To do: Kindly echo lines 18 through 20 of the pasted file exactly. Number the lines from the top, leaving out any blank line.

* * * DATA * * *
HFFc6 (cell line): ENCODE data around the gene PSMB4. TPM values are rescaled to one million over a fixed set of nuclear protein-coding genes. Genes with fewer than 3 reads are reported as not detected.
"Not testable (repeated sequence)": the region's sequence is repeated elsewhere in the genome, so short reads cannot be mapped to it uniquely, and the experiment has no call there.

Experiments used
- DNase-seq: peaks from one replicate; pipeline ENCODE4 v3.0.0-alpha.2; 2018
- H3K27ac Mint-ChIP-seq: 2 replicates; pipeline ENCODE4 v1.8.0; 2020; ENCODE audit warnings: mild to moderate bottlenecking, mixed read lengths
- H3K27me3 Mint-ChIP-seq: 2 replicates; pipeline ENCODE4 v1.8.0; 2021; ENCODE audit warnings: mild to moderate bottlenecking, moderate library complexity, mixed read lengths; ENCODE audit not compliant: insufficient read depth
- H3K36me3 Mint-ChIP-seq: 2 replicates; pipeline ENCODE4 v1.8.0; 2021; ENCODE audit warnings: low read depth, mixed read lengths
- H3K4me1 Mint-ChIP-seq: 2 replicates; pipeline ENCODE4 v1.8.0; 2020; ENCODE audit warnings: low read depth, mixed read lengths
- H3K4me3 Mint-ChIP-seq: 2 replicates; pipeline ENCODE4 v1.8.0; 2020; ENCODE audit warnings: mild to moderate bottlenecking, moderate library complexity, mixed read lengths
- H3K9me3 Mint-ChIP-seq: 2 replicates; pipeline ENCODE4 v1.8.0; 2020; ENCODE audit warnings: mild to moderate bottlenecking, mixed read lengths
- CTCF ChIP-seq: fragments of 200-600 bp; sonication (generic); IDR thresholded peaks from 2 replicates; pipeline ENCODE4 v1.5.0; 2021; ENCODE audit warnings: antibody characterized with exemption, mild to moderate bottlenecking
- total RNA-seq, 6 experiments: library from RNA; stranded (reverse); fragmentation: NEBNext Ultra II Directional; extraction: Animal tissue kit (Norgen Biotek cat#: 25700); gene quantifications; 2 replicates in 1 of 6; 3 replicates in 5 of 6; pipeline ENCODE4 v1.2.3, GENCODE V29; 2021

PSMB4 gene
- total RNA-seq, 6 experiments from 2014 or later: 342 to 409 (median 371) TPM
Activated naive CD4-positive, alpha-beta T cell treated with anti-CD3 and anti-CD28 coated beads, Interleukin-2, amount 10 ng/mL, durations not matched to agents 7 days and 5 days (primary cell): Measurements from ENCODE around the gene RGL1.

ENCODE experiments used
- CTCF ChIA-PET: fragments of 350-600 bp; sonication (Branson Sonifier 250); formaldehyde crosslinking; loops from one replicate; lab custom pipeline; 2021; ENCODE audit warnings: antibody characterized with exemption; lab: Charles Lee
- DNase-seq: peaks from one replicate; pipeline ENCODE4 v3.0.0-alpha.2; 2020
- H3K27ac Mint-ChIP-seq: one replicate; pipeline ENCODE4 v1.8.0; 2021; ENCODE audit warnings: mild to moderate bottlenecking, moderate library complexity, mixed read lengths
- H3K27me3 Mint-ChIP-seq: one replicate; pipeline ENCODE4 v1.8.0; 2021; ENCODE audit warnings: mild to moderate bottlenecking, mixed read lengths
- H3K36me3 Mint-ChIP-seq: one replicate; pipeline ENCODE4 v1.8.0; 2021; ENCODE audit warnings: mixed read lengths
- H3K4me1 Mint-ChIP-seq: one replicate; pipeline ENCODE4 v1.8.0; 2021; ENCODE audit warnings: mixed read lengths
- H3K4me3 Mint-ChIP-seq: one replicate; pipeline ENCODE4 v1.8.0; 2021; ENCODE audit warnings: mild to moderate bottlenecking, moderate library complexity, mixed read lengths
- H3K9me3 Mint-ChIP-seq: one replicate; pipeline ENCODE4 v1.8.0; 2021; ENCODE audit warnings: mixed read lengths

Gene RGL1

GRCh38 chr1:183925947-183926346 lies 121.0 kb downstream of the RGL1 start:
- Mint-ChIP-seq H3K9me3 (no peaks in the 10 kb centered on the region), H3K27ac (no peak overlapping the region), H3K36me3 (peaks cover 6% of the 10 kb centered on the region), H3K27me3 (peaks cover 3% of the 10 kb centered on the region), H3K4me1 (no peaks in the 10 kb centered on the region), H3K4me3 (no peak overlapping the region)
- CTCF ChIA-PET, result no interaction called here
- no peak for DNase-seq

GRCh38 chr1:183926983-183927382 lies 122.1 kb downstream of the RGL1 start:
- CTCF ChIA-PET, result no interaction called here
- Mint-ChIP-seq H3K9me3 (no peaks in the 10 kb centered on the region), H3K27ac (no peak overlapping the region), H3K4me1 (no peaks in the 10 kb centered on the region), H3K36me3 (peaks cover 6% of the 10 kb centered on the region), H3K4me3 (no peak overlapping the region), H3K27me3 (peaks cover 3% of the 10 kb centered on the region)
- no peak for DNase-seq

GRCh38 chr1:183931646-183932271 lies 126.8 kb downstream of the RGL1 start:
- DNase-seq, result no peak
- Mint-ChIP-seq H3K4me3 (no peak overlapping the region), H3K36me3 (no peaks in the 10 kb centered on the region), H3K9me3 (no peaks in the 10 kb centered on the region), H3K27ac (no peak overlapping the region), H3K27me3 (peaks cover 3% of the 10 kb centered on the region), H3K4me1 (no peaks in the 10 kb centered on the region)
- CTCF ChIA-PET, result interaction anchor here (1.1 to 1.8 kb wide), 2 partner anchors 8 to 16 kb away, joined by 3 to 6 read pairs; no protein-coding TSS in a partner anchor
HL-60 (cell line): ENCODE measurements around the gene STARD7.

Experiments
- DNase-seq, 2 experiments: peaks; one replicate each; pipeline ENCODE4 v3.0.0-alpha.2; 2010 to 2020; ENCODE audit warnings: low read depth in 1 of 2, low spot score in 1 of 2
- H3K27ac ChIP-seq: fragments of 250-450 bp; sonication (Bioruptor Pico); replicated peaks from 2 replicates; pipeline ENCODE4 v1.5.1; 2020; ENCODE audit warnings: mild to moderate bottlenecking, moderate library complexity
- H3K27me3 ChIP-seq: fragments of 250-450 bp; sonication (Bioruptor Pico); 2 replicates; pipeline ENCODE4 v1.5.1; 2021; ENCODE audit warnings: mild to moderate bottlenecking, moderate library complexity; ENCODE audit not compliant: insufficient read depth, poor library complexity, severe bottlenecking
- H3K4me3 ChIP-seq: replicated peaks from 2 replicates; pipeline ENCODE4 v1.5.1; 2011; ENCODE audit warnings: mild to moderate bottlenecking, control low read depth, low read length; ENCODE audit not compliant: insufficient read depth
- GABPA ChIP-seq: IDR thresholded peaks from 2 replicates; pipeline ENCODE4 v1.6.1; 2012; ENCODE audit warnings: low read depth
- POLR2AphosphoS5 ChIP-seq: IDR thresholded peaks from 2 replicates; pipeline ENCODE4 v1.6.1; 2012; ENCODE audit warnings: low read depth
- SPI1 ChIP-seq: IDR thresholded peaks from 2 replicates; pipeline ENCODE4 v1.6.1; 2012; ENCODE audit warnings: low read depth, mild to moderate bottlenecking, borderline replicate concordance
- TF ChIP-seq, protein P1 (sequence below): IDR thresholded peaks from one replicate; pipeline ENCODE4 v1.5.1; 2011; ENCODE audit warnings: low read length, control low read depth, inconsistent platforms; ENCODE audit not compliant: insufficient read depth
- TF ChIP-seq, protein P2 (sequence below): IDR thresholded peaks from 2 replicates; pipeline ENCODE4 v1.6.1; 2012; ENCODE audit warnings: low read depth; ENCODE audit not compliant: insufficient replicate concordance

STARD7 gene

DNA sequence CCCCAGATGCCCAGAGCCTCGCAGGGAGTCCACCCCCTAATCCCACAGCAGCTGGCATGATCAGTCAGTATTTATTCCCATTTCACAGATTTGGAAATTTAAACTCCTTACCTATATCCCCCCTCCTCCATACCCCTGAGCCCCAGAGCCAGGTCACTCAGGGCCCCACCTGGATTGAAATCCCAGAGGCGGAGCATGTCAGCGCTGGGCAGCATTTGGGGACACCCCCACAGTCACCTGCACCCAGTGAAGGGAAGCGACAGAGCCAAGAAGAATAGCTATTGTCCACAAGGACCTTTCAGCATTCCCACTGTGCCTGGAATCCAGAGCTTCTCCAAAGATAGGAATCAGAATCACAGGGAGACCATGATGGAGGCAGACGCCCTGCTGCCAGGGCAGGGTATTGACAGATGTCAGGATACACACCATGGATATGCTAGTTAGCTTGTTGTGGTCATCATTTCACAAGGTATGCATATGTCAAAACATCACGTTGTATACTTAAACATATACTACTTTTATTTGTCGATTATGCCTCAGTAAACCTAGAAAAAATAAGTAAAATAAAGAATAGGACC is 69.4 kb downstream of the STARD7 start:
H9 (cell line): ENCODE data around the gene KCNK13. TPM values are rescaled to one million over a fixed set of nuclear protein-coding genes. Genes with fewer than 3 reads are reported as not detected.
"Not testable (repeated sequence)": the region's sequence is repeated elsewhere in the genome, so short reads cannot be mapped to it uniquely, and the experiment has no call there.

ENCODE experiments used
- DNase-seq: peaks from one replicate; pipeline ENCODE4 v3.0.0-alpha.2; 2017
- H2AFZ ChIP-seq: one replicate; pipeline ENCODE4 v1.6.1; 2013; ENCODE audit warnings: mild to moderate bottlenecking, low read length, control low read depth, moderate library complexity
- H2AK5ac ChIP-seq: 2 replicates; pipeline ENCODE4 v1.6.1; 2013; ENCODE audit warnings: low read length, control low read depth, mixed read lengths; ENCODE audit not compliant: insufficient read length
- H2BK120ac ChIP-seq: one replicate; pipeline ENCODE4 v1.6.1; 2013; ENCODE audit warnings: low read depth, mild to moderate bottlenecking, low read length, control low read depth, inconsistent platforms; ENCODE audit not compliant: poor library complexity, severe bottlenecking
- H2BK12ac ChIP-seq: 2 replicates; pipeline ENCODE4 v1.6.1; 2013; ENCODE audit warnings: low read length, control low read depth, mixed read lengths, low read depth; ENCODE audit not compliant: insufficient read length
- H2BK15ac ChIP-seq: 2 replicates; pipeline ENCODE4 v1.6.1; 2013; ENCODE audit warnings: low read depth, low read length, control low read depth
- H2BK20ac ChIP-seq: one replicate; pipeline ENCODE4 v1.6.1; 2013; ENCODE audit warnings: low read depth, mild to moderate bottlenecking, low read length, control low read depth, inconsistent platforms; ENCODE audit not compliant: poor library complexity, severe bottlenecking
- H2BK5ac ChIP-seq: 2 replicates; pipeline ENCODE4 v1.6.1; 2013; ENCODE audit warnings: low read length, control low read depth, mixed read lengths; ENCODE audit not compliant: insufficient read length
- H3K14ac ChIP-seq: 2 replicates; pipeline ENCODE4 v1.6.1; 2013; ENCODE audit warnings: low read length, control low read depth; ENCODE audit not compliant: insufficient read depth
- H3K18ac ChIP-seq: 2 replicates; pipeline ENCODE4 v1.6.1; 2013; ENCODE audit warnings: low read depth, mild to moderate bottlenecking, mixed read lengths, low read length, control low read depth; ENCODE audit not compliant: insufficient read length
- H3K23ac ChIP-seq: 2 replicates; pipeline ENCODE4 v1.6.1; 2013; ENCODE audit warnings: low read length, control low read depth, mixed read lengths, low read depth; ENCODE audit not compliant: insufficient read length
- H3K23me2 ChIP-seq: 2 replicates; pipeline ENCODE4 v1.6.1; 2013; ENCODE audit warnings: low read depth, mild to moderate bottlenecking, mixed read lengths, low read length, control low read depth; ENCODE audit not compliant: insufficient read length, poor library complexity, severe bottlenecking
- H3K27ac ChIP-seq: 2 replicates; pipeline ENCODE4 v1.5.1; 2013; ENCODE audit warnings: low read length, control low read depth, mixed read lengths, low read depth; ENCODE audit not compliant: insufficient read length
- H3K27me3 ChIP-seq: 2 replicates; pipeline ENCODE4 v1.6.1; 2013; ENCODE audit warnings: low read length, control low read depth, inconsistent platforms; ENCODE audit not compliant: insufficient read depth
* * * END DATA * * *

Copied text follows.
- DNase-seq: peaks from one replicate; pipeline ENCODE4 v3.0.0-alpha.2; 2020
- H3K27ac Mint-ChIP-seq: one replicate; pipeline ENCODE4 v1.8.0; 2021; ENCODE audit warnings: mild to moderate bottlenecking, moderate library complexity, mixed read lengths
- H3K27me3 Mint-ChIP-seq: one replicate; pipeline ENCODE4 v1.8.0; 2021; ENCODE audit warnings: mild to moderate bottlenecking, mixed read lengths